What happens to files I delete from a smartphone? Is there a chance to get them back after full factory reset? And when are you finally writing a data tool for my smartphone? With massive proliferation of smartphones, we are getting more and more of these questions every week. So we decided to write the definite article to (hopefully) answer most of these questions.
Smartphones Are Different
If you are using a smartphone, you may already know there are several major platforms ecosystems. Android and Apple iOS share the biggest piece of the pie, Microsoft Windows Phone competes eagerly for a place under the sun, while BlackBerry tries to survive with its BlackBerry OS.
Saying that these platforms handle deleted data differently is not saying anything. Android and iOS are literally on the opposite poles when it comes to deleting (and recovering) information. In this article, we’ll review how these vastly different platforms delete information, whether or not it can be recovered, and what exactly can be done to recover important data if you need it.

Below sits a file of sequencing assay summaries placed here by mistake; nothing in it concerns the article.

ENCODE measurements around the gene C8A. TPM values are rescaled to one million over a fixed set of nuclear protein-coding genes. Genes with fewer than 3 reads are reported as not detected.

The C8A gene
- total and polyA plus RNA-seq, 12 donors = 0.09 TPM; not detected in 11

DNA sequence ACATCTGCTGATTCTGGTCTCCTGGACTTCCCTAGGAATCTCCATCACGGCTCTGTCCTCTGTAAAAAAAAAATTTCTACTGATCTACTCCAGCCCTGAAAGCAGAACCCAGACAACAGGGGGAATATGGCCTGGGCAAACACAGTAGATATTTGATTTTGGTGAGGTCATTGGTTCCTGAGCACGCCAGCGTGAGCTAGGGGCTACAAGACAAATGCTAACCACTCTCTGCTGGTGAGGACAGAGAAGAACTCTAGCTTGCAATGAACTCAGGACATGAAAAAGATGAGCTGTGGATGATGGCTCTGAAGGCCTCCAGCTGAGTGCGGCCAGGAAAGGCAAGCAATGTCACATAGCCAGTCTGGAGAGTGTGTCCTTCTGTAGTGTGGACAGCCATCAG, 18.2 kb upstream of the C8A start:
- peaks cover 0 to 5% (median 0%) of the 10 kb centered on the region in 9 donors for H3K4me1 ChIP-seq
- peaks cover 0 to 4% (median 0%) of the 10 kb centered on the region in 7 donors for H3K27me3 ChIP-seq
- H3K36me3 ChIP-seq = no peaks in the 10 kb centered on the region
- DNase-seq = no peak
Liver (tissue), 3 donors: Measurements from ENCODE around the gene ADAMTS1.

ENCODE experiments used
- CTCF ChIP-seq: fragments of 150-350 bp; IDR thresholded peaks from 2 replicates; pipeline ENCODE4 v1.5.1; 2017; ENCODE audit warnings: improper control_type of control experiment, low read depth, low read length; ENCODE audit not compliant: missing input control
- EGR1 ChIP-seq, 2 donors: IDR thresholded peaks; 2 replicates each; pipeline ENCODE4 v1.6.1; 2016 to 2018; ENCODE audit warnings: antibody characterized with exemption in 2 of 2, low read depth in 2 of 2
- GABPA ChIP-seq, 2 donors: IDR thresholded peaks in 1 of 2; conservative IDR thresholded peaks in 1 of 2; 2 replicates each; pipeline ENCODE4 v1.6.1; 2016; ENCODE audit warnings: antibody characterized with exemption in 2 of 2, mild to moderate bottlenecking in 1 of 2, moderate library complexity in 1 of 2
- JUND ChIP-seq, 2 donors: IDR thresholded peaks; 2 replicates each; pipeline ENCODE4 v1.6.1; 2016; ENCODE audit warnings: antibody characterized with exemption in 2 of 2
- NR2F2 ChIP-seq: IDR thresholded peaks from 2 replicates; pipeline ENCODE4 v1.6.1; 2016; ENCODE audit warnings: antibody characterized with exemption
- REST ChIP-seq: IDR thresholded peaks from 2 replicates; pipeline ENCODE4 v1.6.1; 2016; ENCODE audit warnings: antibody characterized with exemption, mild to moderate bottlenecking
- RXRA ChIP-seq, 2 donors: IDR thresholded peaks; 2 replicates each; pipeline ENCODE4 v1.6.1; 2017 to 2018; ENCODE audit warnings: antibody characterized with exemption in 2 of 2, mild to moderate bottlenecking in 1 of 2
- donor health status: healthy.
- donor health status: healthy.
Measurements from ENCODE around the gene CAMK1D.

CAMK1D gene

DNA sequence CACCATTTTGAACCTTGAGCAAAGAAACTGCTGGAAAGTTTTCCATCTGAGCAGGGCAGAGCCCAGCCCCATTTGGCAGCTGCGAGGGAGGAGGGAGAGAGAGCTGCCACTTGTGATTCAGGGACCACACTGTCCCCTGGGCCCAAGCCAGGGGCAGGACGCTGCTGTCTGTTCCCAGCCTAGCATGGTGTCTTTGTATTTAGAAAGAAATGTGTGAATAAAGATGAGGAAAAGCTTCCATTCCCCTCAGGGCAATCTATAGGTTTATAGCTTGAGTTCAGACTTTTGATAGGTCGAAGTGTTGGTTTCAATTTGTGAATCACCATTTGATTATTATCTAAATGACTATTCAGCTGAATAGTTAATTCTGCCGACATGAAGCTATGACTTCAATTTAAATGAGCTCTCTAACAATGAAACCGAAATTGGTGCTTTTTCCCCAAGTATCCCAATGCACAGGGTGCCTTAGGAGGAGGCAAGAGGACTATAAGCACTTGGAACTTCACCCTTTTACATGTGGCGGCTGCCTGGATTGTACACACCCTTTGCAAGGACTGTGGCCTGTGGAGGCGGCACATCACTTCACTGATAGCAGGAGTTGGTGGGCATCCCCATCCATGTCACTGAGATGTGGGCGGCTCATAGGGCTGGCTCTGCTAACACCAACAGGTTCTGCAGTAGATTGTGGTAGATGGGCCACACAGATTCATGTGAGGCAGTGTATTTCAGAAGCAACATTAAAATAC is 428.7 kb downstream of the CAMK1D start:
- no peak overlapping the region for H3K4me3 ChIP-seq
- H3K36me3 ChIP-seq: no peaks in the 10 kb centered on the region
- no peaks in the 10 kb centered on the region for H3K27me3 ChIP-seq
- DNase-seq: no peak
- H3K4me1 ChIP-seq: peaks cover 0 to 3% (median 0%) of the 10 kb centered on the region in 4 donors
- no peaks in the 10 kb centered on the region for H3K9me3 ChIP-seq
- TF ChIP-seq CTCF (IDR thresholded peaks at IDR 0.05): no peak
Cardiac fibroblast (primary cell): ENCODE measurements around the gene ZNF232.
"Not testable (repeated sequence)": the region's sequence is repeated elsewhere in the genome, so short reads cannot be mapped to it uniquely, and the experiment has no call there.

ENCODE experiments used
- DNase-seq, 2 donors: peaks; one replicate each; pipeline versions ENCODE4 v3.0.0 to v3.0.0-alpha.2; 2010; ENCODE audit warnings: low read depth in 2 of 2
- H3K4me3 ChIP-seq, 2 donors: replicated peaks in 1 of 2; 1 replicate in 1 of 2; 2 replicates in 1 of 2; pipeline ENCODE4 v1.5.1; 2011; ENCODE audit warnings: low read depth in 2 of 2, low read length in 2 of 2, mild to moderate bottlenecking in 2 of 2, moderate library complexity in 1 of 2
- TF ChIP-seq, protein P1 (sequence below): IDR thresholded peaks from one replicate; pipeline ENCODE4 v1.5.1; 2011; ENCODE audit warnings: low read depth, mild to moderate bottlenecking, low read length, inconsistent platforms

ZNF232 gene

Let’s start with Apple iOS.
iPhone Data Recovery: An Urban Legend
It’s going to be short. I’ll say it outright: recovering information deleted from Apple smartphones and tablets (iPhones and iPads) is not technically possible. Even if you jailbreak it. Even in theory. Law enforcement can’t do this even if they use a $10,000 forensic kit. Apple themselves cannot do this, even if they are given the device and the passcode. If you delete a file from an Apple smartphone, it’s gone forever. If you do a factory reset, there is absolutely no way for anyone, including the FBI, to recover that information. Why is it so?